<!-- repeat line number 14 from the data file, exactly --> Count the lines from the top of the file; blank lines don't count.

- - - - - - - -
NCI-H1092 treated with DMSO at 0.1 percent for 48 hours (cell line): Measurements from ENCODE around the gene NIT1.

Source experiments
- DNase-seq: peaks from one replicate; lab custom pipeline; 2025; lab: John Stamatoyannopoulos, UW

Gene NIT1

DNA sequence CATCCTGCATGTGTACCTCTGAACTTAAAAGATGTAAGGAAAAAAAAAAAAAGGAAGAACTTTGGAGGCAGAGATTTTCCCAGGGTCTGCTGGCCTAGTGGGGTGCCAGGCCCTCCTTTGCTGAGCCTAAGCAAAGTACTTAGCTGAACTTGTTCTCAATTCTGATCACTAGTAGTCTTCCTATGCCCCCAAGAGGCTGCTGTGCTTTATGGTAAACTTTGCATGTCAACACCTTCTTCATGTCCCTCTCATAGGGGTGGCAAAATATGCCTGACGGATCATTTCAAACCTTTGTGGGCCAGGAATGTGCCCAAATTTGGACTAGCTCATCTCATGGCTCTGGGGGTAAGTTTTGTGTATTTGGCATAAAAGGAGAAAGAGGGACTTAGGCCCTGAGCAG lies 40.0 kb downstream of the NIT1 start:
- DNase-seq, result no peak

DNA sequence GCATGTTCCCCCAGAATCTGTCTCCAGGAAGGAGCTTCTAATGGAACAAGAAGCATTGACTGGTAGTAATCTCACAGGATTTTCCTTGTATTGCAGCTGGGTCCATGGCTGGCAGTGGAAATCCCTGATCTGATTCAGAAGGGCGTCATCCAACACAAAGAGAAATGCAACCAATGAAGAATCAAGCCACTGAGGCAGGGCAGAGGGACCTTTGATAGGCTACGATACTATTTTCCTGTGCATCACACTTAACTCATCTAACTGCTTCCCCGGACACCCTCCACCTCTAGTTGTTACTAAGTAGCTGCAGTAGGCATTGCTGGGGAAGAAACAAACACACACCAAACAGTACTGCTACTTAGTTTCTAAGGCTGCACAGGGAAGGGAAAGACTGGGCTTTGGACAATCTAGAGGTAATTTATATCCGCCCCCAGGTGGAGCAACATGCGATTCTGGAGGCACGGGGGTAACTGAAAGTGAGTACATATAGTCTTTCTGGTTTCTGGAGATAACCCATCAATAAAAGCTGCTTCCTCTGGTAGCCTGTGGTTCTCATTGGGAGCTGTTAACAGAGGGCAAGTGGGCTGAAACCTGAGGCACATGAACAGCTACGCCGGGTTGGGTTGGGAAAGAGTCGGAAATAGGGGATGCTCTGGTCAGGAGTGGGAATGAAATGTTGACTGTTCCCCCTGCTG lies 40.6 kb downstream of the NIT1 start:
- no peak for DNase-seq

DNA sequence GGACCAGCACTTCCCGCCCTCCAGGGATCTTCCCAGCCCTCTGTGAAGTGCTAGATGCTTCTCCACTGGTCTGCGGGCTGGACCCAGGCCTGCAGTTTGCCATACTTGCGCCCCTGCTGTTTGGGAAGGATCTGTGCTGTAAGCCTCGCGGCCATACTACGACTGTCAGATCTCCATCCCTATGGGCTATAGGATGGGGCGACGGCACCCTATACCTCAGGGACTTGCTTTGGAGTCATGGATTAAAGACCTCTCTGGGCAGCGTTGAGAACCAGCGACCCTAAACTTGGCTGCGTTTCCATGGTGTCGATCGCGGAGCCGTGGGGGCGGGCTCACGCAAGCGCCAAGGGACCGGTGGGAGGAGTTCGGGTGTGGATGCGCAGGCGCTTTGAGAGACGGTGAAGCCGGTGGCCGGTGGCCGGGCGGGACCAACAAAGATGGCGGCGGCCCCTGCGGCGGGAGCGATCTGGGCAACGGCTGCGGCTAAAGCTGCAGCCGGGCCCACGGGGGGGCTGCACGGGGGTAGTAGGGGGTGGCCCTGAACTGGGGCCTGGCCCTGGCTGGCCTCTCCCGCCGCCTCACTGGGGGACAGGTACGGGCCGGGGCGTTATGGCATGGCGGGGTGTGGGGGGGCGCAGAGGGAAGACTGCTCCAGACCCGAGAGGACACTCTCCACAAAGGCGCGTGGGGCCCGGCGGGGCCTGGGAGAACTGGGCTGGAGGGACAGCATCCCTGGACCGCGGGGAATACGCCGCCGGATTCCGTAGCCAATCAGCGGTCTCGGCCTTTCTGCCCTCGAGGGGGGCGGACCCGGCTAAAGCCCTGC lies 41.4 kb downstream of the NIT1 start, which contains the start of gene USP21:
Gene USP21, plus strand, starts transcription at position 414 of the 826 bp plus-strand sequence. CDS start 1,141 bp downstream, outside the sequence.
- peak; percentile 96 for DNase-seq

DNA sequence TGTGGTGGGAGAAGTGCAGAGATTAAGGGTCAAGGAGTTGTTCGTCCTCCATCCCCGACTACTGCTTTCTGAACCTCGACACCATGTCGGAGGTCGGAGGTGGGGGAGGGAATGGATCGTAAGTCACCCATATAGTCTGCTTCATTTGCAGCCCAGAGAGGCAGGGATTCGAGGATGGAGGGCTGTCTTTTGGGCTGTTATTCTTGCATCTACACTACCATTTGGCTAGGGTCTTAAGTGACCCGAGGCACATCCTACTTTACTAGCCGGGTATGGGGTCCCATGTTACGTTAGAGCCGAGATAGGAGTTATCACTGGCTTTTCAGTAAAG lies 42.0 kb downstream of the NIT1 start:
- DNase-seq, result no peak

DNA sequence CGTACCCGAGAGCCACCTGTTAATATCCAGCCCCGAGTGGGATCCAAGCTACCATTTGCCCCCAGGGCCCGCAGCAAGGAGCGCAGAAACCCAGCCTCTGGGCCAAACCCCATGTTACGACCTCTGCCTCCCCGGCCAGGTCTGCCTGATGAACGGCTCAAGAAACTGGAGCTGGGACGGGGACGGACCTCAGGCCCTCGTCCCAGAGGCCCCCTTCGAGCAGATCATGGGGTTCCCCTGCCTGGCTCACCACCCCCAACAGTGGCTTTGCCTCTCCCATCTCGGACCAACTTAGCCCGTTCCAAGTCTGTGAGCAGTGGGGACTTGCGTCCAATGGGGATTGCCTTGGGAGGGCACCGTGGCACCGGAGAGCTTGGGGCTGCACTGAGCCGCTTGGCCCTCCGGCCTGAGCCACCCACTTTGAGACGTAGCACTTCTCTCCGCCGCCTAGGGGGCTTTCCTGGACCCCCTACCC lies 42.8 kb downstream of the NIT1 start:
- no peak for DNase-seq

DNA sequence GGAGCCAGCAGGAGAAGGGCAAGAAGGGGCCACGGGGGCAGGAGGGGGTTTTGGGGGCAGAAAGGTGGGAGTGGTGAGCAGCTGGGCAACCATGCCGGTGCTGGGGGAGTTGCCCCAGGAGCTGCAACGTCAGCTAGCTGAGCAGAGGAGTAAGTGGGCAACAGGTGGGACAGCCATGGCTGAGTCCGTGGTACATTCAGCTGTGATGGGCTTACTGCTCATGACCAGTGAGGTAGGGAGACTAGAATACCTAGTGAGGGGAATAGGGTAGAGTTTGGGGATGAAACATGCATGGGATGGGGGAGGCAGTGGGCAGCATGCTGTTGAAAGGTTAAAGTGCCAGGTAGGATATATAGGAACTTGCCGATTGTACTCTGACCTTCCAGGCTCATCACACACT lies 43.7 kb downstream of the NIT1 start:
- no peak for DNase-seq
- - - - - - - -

DNA sequence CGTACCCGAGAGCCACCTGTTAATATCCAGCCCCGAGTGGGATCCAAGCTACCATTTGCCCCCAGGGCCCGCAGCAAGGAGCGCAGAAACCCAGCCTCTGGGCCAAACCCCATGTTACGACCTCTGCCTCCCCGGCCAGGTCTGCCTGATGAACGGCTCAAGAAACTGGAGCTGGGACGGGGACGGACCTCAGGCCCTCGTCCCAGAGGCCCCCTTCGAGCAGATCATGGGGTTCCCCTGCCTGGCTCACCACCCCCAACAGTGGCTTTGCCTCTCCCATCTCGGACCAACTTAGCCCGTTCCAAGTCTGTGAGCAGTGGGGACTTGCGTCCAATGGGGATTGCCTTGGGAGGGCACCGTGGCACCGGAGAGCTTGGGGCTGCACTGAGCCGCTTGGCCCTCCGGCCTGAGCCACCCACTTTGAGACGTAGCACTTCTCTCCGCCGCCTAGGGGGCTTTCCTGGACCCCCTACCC lies 42.8 kb downstream of the NIT1 start: